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Issue 32, 2014
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Low-temperature conversion of titanate nanotubes into nitrogen-doped TiO2 nanoparticles

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Abstract

Hydrothermally synthesized protonated titanate nanotubes were doped with nitrogen using ammonia gas as the dopant. Thermal decomposition of urea, which served as the ammonia source, offered a low-temperature synthesis route for obtaining a potential visible-light photocatalyst. Nitrogen doping could be achieved at as low as 200 °C. The doped samples were calcined at different temperatures and changes in the morphology and crystalline phase were studied by transmission and scanning electron microscopy, selected area electron diffraction, energy-dispersive X-ray spectroscopy and X-ray diffraction. The nitrogen content and calcination temperature were found to affect the size and shape of the particles as well as their crystalline phase to a great extent. H-form trititanate was shown to transform into rutile TiO2 through the anatase phase in parallel with the collapse of the nanotube morphology and the production of rod-like nanoparticles first and then finally round nitrogen-doped nanoparticles. A phase map was constructed from the data to facilitate the rational design of N-doped trititanate nanotube-based nanostructures.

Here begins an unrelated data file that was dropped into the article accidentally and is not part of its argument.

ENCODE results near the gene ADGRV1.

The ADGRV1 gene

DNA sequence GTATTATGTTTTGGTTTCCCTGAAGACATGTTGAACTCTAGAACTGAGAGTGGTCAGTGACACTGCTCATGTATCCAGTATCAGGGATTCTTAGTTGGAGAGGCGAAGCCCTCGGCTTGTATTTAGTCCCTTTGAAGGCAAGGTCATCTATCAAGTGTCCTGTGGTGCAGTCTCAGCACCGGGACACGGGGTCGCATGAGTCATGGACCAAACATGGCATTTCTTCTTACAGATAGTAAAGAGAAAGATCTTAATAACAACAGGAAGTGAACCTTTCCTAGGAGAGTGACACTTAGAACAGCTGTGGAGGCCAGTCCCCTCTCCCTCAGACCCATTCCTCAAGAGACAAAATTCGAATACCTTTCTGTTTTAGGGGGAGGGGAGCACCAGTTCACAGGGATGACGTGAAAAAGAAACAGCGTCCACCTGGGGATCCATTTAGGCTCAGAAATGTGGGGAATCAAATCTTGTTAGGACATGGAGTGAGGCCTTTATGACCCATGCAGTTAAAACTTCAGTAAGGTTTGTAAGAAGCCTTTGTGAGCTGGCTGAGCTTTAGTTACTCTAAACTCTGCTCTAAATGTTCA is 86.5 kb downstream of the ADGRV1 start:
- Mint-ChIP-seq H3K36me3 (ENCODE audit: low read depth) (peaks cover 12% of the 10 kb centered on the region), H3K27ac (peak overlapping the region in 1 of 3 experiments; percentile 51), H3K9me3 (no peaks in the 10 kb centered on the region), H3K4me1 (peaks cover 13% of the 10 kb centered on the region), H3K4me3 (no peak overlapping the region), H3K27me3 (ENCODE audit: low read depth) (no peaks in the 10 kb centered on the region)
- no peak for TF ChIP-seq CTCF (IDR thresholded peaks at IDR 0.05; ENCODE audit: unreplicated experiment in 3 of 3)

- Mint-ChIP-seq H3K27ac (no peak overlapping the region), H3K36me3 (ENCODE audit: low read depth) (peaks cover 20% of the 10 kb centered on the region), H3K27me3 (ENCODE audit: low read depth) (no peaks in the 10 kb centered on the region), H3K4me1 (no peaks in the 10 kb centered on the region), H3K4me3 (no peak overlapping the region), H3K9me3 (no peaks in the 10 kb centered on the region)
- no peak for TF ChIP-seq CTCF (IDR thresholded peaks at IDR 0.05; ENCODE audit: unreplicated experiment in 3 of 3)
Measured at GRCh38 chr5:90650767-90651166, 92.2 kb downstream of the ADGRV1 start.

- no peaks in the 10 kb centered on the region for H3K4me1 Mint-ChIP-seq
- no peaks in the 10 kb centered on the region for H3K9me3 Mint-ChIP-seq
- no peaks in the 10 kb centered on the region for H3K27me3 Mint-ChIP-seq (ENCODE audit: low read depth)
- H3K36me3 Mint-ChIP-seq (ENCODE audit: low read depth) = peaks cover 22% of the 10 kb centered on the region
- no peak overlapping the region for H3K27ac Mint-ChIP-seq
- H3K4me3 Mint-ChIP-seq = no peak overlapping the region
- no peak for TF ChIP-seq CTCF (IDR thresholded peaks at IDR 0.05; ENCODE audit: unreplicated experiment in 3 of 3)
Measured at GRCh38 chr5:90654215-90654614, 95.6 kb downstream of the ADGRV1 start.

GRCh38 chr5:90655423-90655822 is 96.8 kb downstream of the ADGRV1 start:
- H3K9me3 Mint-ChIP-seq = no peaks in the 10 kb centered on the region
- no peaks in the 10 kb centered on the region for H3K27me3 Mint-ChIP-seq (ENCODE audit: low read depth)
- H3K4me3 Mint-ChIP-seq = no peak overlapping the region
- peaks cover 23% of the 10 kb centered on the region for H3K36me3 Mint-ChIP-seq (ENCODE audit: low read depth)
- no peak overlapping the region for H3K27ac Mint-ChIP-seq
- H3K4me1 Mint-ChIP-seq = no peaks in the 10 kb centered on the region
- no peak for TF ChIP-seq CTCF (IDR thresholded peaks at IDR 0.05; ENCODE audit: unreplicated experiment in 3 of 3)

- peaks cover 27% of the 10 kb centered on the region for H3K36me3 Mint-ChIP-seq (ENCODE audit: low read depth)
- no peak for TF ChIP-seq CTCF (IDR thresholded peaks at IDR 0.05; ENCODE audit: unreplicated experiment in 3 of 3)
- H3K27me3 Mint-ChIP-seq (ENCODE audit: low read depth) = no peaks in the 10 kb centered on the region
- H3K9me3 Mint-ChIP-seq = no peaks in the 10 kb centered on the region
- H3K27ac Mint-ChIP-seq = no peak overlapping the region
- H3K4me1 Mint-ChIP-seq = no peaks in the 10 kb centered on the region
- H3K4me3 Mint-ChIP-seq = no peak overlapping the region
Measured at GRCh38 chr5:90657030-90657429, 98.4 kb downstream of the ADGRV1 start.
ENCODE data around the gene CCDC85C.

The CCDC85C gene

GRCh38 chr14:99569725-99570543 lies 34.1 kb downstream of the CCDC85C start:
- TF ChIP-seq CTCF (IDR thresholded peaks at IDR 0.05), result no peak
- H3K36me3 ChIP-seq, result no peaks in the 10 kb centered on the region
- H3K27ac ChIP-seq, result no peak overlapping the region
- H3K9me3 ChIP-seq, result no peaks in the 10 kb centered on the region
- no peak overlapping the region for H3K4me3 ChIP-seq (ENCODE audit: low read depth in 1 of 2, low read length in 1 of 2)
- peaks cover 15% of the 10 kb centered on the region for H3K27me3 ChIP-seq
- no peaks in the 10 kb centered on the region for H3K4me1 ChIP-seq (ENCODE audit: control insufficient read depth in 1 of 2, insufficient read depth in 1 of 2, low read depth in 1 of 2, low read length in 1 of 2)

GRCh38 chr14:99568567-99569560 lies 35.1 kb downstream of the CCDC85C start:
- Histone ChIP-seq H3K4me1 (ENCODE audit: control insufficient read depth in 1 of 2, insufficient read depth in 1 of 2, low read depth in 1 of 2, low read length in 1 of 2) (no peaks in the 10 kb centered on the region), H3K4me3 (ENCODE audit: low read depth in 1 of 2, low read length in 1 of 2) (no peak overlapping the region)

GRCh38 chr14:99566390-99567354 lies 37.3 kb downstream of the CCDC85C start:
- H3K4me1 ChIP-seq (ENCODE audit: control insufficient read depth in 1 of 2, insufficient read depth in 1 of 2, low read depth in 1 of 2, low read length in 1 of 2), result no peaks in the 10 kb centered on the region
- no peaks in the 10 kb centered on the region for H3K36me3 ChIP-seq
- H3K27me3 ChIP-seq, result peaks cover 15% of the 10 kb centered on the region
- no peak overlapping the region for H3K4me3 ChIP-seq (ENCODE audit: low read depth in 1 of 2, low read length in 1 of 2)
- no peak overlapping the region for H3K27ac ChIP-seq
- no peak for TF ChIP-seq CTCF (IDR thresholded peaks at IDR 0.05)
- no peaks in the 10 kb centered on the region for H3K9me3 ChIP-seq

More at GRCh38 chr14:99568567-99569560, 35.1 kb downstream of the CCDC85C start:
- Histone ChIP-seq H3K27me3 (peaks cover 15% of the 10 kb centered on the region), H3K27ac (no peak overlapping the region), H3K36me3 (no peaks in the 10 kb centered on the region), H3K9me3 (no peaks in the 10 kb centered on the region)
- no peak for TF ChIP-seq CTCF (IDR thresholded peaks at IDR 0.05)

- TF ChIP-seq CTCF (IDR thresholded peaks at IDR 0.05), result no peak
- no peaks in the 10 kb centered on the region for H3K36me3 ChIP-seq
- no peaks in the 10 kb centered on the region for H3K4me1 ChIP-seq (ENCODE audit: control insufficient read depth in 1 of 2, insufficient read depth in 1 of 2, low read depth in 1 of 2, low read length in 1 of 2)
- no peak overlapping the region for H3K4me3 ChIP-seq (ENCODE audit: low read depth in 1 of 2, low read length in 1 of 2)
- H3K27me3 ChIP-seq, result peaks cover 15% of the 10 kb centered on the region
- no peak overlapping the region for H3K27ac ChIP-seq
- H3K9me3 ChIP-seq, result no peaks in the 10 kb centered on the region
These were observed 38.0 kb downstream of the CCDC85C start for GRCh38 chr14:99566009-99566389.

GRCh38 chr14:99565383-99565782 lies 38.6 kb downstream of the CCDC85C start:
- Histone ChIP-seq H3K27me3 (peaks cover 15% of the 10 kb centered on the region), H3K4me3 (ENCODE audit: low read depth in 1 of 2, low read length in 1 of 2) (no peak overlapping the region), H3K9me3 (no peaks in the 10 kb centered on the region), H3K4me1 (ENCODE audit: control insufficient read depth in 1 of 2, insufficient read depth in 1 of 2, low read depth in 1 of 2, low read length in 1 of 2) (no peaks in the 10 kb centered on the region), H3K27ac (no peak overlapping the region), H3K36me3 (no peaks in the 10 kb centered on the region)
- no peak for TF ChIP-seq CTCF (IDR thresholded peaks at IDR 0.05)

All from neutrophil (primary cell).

Graphical abstract: Low-temperature conversion of titanate nanotubes into nitrogen-doped TiO2 nanoparticles

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Article information


Submitted
16 Apr 2014
Accepted
07 Jun 2014
First published
12 Jun 2014

CrystEngComm, 2014,16, 7486-7492
Article type
Paper
Author version available

Low-temperature conversion of titanate nanotubes into nitrogen-doped TiO2 nanoparticles

B. Buchholcz, H. Haspel, Á. Kukovecz and Z. Kónya, CrystEngComm, 2014, 16, 7486
DOI: 10.1039/C4CE00801D

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